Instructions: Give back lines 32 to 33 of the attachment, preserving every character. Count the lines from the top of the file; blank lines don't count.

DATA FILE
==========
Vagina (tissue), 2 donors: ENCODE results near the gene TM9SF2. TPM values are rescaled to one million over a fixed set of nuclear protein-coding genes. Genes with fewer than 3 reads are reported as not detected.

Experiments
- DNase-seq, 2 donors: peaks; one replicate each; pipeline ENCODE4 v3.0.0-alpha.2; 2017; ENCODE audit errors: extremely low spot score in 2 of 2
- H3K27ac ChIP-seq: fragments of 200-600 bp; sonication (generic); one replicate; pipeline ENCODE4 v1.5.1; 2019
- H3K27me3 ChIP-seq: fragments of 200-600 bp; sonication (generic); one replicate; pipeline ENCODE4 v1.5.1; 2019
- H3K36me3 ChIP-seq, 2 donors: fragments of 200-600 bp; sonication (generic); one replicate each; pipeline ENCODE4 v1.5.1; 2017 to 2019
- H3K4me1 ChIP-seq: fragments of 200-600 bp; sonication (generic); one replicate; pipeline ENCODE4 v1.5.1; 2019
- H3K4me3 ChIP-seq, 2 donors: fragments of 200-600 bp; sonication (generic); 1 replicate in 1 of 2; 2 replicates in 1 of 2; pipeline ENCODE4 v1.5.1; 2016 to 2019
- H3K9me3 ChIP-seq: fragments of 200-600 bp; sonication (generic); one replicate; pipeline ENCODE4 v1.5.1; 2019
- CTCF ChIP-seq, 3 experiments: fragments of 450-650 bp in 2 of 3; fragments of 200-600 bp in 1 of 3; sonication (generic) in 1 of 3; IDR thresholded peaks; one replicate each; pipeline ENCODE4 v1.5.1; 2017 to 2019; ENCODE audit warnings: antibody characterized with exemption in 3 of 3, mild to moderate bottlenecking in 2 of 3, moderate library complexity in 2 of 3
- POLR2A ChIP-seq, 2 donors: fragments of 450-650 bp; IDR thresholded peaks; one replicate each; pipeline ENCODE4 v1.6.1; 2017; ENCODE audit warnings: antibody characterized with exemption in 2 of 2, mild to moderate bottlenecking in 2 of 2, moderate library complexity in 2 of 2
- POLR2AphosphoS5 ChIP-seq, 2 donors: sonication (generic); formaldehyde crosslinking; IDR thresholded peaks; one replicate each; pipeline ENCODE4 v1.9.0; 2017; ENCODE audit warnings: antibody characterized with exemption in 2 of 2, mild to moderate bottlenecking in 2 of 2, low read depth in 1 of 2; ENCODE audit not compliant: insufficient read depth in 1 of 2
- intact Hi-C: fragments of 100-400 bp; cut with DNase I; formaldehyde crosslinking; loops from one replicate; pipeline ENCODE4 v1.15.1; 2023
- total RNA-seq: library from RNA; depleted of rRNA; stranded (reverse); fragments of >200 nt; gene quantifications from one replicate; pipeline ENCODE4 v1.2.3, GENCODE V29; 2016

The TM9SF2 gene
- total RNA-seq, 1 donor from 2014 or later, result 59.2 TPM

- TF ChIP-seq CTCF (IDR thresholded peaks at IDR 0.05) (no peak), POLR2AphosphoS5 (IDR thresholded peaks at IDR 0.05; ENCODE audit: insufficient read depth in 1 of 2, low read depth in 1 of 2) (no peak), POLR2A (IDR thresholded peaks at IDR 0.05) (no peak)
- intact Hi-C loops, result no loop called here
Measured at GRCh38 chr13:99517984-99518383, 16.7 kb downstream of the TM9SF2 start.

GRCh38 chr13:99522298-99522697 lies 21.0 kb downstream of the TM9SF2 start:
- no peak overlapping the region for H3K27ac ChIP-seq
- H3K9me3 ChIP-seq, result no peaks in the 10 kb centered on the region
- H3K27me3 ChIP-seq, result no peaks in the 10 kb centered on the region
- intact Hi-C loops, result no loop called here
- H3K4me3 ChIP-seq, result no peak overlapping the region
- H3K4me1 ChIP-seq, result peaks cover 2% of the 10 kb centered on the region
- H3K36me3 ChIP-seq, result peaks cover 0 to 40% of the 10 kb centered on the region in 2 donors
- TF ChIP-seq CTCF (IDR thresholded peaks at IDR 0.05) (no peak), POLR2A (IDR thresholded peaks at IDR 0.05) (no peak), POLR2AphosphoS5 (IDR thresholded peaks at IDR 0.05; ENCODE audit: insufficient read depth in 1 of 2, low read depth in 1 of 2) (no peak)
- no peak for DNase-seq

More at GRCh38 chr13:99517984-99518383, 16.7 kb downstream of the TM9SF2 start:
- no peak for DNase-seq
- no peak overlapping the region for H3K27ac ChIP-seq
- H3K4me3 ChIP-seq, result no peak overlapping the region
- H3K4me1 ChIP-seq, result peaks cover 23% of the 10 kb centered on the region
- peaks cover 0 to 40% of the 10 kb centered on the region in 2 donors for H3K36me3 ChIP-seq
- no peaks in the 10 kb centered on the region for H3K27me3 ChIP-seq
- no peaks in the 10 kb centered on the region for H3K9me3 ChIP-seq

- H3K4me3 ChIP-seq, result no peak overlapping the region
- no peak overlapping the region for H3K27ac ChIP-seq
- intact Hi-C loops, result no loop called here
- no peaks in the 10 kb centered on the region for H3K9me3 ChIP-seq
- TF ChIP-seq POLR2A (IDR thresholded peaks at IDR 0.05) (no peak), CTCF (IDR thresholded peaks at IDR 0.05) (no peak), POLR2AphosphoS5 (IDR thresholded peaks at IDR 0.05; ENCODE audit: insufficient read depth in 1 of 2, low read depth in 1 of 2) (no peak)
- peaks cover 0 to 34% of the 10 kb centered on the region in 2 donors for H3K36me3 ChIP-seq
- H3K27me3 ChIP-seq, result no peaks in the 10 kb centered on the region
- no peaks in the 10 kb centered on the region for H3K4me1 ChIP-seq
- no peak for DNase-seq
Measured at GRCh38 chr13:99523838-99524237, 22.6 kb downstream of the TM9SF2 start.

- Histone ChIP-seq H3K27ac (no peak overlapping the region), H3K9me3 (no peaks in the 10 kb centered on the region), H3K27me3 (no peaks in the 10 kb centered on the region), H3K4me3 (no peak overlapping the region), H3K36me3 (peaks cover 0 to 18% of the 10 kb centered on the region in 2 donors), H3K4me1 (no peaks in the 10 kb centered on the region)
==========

- no peak overlapping the region for H3K27ac ChIP-seq
- H3K4me3 ChIP-seq, result no peak overlapping the region